I hadn't seen anything on this in other posts and thought I'd pass it along as it seems particularly applicable to this community and something y'all should know about. Also because I'm something of an "accidental" searcher due in large part to IRC 1202.

Caveat - go talk to your own lawyer and accountant before you rely on any of this. I've practicing law for over 20 years but I'm not YOUR lawyer (and I've never been a tax lawyer).

Under IRC 1202, funds that are invested in "qualified small business stock" (or QSB) are entitled to 100% capital gains tax exclusion once held for 5 years. This includes the value of stock granted as part of a management buy out or other grant - and in that case the resulting sale of the stock would be entirely free of capital gains tax. This could also be done through a restructuring, deleveraging or other liquidity event that could also result in an owner retaining control, etc. so you don't have to leave the business to get the benefit, which would effectively be the creation of a warchest of cash equivalent to what you would have paid in capital gains. Under IRC 1045, stock held for less than 5 years can be tacked together with successive QSB holdings to get to the 5 year mark. If in any way possibly, you should look to structure every investment or acquisition you're looking at to take advantage of this.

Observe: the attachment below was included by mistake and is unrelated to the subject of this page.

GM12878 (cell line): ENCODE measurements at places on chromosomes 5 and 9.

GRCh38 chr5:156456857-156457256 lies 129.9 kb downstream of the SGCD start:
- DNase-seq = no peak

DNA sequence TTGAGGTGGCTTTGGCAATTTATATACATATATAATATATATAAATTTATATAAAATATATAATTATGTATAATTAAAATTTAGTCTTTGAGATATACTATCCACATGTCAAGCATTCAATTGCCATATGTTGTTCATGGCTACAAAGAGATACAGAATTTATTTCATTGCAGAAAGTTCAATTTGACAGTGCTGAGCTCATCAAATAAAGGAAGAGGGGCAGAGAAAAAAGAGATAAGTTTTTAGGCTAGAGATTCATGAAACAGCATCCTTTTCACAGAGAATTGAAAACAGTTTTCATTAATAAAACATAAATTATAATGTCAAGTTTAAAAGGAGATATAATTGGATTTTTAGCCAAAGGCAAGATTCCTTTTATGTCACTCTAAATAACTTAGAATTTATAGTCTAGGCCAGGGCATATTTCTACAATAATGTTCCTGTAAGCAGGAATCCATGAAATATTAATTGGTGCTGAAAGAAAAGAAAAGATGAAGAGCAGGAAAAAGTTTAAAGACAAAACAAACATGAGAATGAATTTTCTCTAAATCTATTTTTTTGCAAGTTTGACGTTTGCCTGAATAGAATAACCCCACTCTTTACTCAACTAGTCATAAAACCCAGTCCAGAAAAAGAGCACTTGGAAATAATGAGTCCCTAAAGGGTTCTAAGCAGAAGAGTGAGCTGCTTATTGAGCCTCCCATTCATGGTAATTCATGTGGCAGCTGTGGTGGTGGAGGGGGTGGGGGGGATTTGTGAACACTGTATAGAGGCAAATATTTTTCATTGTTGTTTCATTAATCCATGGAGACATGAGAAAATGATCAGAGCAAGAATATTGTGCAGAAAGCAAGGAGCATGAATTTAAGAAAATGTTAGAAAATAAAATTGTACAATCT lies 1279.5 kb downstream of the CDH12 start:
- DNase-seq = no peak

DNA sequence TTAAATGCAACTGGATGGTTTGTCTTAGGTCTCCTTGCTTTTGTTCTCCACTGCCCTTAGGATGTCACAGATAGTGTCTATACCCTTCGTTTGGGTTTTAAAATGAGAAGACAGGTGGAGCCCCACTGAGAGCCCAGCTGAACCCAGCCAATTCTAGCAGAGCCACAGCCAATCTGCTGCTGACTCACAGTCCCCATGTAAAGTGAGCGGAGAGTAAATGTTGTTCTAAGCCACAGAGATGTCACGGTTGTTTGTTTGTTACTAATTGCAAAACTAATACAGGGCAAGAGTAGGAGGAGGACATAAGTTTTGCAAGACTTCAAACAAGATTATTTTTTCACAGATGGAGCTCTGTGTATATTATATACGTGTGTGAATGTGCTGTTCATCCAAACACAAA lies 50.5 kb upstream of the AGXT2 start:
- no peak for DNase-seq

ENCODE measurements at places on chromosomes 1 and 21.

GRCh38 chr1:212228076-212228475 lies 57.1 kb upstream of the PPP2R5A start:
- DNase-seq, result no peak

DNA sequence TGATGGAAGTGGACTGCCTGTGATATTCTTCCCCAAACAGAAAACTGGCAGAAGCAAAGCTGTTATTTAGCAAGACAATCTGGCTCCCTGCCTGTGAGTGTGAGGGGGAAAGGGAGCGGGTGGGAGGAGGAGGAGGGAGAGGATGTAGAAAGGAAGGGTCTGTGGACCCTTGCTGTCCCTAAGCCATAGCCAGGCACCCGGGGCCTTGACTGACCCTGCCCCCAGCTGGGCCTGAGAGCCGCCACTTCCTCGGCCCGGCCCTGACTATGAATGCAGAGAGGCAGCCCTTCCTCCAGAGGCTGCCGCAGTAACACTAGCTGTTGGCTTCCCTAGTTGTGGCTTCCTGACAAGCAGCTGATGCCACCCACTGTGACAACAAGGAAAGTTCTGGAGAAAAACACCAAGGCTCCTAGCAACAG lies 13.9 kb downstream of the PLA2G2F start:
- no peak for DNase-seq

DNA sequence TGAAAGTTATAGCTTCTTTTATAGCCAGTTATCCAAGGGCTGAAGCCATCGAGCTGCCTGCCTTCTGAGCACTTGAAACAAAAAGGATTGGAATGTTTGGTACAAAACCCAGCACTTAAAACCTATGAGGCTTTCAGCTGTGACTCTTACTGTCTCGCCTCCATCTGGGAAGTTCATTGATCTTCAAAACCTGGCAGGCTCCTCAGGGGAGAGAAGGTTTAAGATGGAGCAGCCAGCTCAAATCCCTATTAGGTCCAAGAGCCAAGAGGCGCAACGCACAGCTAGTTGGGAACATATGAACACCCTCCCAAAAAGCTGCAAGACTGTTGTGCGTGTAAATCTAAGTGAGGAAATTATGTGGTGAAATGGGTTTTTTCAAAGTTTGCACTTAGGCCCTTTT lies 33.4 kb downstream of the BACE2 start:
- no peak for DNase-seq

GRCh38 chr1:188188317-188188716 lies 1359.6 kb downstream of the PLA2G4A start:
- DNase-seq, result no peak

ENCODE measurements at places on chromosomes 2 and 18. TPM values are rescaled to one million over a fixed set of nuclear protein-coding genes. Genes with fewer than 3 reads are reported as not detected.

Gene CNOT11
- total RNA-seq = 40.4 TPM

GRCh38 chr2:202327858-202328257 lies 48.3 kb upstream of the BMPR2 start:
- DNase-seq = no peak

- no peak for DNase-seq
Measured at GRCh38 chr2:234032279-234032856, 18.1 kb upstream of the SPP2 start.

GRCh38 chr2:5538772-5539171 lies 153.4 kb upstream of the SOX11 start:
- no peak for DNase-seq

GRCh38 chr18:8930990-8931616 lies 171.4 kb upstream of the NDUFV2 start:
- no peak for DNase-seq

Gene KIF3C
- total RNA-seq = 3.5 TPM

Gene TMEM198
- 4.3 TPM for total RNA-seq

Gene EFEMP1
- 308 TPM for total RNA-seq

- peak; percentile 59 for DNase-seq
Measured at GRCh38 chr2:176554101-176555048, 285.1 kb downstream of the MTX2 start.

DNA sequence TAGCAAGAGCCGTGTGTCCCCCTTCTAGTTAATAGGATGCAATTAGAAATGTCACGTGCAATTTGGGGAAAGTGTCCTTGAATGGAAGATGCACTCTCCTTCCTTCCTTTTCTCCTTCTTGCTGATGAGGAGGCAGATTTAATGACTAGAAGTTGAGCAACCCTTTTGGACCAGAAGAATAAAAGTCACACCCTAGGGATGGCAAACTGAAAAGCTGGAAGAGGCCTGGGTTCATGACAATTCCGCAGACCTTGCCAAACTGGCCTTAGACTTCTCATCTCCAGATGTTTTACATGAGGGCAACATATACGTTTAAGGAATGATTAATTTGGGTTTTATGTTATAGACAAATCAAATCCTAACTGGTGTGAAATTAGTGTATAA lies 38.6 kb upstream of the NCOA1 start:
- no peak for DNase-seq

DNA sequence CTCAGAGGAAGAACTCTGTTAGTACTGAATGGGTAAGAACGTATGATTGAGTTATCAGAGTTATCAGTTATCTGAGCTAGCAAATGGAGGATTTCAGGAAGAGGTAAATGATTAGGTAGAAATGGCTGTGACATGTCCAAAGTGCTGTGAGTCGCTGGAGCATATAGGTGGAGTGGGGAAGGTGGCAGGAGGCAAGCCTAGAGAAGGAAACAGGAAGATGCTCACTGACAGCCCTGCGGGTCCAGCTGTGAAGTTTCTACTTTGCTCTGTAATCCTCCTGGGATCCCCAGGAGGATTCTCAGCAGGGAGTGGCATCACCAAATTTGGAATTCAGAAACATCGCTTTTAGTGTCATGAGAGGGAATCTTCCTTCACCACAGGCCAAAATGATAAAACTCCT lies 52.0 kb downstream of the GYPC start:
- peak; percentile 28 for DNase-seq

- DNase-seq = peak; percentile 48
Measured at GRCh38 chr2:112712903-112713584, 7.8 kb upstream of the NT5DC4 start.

Here's a quick breakdown of what qualifies as QSB, but check out the statute for specifics and nuance. In general, if the below criteria are met, you should be able to find a way to make it work:

1. The Target is a domestic C corporation (also, the target can change the entity type as part of the transaction or you may be able form a C Corp to acquire the target, etc.).
2. The Target actively engages in business activities that are not specifically excluded in the statute. Exclusions include performance of certain professional services (accounting, investing, legal, etc.) and operating restaurants or hotels. Go look at the list.
3. The Target’s gross assets are less than, and have never been more than, $50m. This is calculated by adding (1) cash, (2) depreciated value of assets and (3) the invested capital. Note that this is not enterprise value, but asset value.
4. Purchaser/investor will need to receive stock issued directly from the company (ie. not purchasing from existing shareholders). This needs to be an original issuance and there are restrictions if the company has redeemed stock prior to the issuance (again, go look at the statute if that could be the case in your situation).